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From Greg Hill <greg.h...@RACKSPACE.COM>
Subject Re: Resolution time for issues / development practices
Date Wed, 09 Dec 2015 16:45:04 GMT
I mostly agree with what you're saying.  I definitely don't want to kill
the velocity in Ambari, but it's impossible to keep up with the deluge of
JIRAs that get opened and fixed in each point release.  2.1.2 had 377
JIRAs marked as Fixed, 2.2.0 has 719 (639 of those were marked as bugs).
Is Ambari just that buggy?  Are the tests that insufficient?  It seems
like we should maybe take a step back as a community and address the
problems that result in 639 bug fixes in a point release.  That's
exceedingly high for a project of this size and scope.  Maybe the velocity
of changes is creating more bugs than it's fixing?  Are code reviews not
giving sufficient scrutiny to new contributions?  Are there major
architectural problems that make bugs so common? I hope some of the core
developers on the project will chime in with their thoughts on how to move
things in a better direction, because frankly upgrading to 2.2.0 scares
me.  We're on 2.1.1 and have worked around most of the bugs we've run
into.  I don't want to find out what new bugs were created by the 1100
JIRAs that have been closed in the meantime.

I don't mean to call anyone out here.  I just want to see things get
better.  A new release of Ambari should be seamless. It shouldn't cause
panic. How can we fix it and how can we get the community involved in
making it better? As I say this I realize that I haven't contributed as
much as I've meant to. I'll work on fixing that.


On 12/9/15, 9:07 AM, "Lars Francke" <> wrote:

>sorry for yet another mail from a newcomer to the project. There's been a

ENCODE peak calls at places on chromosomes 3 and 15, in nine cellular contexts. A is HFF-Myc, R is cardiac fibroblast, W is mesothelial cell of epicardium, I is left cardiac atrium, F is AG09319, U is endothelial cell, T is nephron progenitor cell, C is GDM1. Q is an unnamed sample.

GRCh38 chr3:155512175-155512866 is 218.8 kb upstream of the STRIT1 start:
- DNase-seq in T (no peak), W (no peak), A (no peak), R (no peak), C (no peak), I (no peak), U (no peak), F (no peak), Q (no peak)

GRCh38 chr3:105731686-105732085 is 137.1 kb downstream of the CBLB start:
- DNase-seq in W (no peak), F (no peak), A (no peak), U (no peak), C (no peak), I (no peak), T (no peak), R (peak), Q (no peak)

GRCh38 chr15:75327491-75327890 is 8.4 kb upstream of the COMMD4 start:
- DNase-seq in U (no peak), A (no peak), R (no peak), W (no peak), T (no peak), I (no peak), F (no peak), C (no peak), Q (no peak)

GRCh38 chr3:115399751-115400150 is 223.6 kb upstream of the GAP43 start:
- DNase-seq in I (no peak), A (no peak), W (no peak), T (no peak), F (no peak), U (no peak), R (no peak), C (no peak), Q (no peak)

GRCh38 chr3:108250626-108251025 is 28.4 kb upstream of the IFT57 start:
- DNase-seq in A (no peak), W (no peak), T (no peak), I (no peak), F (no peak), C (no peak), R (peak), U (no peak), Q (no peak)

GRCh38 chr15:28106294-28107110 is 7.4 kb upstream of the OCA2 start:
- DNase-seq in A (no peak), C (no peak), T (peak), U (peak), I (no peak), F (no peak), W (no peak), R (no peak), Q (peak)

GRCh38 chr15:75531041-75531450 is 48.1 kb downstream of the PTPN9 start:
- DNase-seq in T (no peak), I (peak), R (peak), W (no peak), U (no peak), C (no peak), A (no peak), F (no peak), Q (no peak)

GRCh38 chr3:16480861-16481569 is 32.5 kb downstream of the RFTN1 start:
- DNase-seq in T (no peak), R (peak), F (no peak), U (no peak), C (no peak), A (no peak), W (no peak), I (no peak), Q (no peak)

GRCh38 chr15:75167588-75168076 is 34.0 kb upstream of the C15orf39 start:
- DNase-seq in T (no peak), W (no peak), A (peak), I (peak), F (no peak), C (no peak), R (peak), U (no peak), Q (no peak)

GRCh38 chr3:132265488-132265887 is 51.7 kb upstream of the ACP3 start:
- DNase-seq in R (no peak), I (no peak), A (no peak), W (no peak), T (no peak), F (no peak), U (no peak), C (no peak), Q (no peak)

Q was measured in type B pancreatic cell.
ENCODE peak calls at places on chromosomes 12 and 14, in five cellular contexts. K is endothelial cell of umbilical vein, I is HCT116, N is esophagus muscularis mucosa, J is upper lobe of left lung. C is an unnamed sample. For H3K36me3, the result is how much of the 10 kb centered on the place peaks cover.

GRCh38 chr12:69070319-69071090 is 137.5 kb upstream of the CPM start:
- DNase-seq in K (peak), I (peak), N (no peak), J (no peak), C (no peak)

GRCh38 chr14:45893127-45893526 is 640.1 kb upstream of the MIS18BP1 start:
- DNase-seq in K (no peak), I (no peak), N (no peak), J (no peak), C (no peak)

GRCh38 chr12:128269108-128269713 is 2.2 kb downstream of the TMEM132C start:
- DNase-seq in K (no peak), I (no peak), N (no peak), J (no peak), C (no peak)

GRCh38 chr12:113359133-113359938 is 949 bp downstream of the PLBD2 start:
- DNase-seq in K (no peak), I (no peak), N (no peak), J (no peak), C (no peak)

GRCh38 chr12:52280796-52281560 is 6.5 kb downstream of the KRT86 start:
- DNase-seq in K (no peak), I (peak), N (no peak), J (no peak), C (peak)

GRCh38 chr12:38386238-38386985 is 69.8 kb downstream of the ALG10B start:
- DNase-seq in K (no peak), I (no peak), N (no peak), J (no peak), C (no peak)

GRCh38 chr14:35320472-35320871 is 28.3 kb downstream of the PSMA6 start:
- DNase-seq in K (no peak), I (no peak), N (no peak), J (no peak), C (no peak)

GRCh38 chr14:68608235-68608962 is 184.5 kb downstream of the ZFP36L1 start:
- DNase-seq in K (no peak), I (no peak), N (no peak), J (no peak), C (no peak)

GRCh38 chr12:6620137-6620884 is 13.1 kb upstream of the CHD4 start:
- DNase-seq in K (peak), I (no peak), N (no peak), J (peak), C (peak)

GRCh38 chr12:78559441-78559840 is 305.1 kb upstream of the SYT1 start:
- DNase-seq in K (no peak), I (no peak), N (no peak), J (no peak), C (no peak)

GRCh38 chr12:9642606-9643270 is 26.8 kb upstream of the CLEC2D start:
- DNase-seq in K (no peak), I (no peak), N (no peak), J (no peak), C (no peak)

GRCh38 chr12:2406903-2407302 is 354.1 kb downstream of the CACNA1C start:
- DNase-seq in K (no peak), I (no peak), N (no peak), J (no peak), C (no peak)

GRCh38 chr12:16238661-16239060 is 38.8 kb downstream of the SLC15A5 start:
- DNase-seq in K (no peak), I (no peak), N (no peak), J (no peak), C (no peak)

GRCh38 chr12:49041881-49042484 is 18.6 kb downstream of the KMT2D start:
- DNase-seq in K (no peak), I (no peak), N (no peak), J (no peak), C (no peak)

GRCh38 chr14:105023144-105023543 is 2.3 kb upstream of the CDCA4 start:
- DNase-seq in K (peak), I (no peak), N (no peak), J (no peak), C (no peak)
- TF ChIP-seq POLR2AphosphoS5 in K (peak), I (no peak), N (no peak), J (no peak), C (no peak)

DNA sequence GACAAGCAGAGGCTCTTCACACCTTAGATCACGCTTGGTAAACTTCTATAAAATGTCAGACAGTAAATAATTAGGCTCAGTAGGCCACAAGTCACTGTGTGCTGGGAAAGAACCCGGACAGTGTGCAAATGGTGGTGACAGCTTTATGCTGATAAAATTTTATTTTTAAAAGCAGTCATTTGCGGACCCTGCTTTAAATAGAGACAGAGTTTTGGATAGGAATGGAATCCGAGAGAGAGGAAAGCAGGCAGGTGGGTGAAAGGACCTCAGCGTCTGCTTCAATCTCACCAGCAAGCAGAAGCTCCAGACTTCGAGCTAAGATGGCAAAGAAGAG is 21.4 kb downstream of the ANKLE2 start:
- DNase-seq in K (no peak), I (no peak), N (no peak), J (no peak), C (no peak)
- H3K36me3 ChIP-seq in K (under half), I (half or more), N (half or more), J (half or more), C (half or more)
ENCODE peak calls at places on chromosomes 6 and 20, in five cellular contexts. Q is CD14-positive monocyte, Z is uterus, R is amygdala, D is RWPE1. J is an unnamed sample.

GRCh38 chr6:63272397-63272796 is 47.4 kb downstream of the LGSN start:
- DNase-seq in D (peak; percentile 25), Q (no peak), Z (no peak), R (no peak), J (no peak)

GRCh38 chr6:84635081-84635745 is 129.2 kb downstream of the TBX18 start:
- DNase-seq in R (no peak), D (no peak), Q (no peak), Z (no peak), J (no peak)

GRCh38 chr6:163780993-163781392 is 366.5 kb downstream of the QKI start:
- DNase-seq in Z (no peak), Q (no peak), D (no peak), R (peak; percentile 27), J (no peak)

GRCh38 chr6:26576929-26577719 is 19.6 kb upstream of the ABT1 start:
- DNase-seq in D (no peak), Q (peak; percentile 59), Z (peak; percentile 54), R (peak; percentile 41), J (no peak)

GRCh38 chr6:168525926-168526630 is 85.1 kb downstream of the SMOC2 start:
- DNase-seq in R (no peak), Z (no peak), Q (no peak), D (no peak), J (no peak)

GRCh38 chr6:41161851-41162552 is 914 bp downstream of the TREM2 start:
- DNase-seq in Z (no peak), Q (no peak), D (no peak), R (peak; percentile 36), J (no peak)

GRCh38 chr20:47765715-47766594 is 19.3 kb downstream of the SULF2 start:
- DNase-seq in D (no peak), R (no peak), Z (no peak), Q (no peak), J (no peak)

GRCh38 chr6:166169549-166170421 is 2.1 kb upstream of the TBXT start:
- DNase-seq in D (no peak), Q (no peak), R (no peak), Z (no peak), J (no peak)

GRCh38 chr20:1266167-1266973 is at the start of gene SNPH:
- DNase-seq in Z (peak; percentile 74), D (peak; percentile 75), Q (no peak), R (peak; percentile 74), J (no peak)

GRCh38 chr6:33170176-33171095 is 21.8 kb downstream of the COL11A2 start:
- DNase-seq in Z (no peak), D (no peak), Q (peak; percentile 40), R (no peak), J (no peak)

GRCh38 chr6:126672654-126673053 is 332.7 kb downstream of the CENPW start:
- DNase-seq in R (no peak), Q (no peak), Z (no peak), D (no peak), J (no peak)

>huge discussion (across a couple of threads actually) on the Incubator
>mailing list recently. It started with the "Concerning Sentry" thread[0].
>The issue being discussed in that thread is that some feel that
>and development actually happen outside of Apache and out of sight of
>contributors. Having looked at Ambari for two days now I get a very
>feeling here and I would ask and urge you to look at your practices.
>Just to give some examples these tickets have been created, reviewed and
>resolved within the last three hours (most within minutes): AMBARI-14290,
>AMBARI-14288, AMBARI-14289.
>Two major and one critical issue. In my opinion waiting for at least 24 or
>48 hours before committing a patch would be good practice as would
>attaching a patch file to the issue itself as mentioned in my previous
>mail. Otherwise no potential contributor even has a chance to intervene or
>give feedback.
>Thanks for considering.
>[0] <
>PS: I sent this mail earlier from the wrong account but I don't think it
>ever made it to the mailing list, if it did please excuse the double post

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